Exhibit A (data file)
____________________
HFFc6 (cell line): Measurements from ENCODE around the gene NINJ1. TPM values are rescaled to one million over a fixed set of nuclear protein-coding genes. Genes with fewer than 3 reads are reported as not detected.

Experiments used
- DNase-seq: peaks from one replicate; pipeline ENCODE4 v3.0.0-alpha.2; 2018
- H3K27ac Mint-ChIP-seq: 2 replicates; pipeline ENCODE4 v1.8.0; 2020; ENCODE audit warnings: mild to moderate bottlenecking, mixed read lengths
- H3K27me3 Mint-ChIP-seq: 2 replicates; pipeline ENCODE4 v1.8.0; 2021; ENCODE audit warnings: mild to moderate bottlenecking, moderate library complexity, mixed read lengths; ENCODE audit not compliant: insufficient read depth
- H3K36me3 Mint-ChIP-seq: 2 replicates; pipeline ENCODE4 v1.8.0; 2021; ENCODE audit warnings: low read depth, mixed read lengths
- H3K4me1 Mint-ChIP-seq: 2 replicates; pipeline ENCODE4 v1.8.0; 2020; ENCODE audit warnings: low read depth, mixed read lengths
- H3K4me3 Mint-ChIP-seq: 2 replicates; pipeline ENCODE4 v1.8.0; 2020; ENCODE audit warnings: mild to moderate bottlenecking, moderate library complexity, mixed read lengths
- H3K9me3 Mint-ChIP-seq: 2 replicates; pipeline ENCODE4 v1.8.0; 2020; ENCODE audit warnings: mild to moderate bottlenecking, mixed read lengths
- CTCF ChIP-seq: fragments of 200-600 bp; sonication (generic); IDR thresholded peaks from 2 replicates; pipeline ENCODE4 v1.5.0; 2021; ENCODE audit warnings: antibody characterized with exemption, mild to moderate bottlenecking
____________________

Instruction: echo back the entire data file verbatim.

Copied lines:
HFFc6 (cell line): Measurements from ENCODE around the gene NINJ1. TPM values are rescaled to one million over a fixed set of nuclear protein-coding genes. Genes with fewer than 3 reads are reported as not detected.

Experiments used
- DNase-seq: peaks from one replicate; pipeline ENCODE4 v3.0.0-alpha.2; 2018
- H3K27ac Mint-ChIP-seq: 2 replicates; pipeline ENCODE4 v1.8.0; 2020; ENCODE audit warnings: mild to moderate bottlenecking, mixed read lengths
- H3K27me3 Mint-ChIP-seq: 2 replicates; pipeline ENCODE4 v1.8.0; 2021; ENCODE audit warnings: mild to moderate bottlenecking, moderate library complexity, mixed read lengths; ENCODE audit not compliant: insufficient read depth
- H3K36me3 Mint-ChIP-seq: 2 replicates; pipeline ENCODE4 v1.8.0; 2021; ENCODE audit warnings: low read depth, mixed read lengths
- H3K4me1 Mint-ChIP-seq: 2 replicates; pipeline ENCODE4 v1.8.0; 2020; ENCODE audit warnings: low read depth, mixed read lengths
- H3K4me3 Mint-ChIP-seq: 2 replicates; pipeline ENCODE4 v1.8.0; 2020; ENCODE audit warnings: mild to moderate bottlenecking, moderate library complexity, mixed read lengths
- H3K9me3 Mint-ChIP-seq: 2 replicates; pipeline ENCODE4 v1.8.0; 2020; ENCODE audit warnings: mild to moderate bottlenecking, mixed read lengths
- CTCF ChIP-seq: fragments of 200-600 bp; sonication (generic); IDR thresholded peaks from 2 replicates; pipeline ENCODE4 v1.5.0; 2021; ENCODE audit warnings: antibody characterized with exemption, mild to moderate bottlenecking